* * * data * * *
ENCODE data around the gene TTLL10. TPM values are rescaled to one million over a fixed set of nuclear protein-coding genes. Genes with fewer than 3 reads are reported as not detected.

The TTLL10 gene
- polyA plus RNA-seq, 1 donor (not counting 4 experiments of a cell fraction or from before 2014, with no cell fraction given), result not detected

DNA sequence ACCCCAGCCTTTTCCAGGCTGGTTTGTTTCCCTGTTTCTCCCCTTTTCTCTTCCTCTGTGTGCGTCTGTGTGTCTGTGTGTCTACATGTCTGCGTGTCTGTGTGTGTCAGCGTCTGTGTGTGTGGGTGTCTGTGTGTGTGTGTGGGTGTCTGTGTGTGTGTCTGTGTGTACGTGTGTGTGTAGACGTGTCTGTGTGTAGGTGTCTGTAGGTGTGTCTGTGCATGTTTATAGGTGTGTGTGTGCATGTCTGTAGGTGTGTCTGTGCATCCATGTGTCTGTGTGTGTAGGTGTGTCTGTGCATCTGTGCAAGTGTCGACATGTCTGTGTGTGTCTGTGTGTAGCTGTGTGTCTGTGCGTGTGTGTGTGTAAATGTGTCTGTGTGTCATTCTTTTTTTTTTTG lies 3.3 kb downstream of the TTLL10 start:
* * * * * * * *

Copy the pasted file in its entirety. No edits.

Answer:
ENCODE data around the gene TTLL10. TPM values are rescaled to one million over a fixed set of nuclear protein-coding genes. Genes with fewer than 3 reads are reported as not detected.

The TTLL10 gene
- polyA plus RNA-seq, 1 donor (not counting 4 experiments of a cell fraction or from before 2014, with no cell fraction given), result not detected

DNA sequence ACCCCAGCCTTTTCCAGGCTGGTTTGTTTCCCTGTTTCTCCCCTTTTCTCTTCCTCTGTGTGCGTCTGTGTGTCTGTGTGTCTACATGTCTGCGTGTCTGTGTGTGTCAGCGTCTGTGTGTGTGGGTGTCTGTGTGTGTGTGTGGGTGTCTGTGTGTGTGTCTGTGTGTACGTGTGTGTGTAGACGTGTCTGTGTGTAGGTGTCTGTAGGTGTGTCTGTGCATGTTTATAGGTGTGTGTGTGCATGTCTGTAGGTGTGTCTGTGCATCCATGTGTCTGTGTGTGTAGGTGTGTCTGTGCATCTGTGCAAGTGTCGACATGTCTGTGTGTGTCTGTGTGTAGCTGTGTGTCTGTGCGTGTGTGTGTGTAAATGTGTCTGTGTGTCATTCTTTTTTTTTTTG lies 3.3 kb downstream of the TTLL10 start: